In his preface to Malki Museum Press's new reprinted version of Chinigchinich, William Bright does an admirable job of unraveling the tangled history of the Boscana manuscript. One interesting sidelight, however, is missing from the puzzle as presented by Bright.
The Smithsonian Institution National Anthropological Archives has in progress a project to arrange, describe, and microfilm the Papers of John P. Harrington, 1907-1957, a manuscript collection containing linguistic and ethnographic material for some 100 American Indian groups in North, Central, and South America. During the past two years the collection has remained open for reference use at the archives in Washington, D.C. In 1979 and 1980, however, large blocks of material may be unavailable for periods of up to several months while being packed, transported, filmed, and checked against the master film copy. Researchers wishing to use the Papers are strongly urged to contact the Project Editor before planning a visit to the archives. Those desiring to place large orders for copies of the field notes are encouraged to wait for the microfilm edition which will be a more economical means of acquiring copies.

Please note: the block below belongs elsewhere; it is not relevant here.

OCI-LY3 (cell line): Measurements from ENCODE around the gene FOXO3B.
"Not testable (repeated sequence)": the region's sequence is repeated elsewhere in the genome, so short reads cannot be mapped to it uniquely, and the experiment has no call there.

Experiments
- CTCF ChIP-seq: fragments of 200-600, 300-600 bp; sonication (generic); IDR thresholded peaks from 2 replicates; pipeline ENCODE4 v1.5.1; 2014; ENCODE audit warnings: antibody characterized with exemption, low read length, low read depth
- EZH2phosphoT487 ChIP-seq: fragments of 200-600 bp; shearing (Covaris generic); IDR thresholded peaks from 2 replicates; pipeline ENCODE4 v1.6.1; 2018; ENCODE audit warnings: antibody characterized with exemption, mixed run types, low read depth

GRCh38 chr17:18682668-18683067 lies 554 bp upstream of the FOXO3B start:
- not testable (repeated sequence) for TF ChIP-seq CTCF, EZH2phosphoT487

In conclusion, I would like to endorse Moratto et al.'s proposal that climatic change studies be closely coordinated with archaeological research wherever possible. In California the prospects for such cooperation are good and certainly there is no shortage of interesting problems.
Harrington, annotator: Chinigchinich: A Revised and Annotated Version of Alfred Robinson's  Translation of Father Gerónimo Boscana's Historical Account of the Belief, Usages, Custom and Extravagancies of the Indians of this Mission of San Juan Capistrano Called the Acagchemem Tribe